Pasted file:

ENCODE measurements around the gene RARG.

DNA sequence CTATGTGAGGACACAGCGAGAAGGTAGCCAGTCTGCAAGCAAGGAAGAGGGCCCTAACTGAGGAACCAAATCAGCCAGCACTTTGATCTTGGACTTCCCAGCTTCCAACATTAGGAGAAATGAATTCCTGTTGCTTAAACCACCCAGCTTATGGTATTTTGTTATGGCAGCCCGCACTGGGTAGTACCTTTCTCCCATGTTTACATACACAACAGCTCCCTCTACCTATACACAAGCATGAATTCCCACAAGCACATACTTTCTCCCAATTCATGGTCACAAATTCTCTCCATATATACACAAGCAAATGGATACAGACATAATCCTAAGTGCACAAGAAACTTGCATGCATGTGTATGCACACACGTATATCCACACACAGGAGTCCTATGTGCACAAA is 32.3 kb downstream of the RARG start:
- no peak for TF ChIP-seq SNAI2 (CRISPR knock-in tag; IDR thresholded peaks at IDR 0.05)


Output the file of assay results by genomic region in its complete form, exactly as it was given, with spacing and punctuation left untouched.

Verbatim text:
ENCODE measurements around the gene RARG.

DNA sequence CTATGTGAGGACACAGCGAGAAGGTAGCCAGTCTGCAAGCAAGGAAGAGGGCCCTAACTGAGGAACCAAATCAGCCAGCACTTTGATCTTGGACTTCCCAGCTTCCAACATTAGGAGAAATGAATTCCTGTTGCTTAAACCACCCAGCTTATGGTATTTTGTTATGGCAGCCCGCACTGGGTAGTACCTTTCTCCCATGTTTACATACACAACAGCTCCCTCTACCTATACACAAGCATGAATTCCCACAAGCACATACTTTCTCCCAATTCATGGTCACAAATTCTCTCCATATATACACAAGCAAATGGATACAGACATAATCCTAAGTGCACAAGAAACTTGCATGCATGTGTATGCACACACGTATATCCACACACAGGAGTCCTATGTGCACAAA is 32.3 kb downstream of the RARG start:
- no peak for TF ChIP-seq SNAI2 (CRISPR knock-in tag; IDR thresholded peaks at IDR 0.05)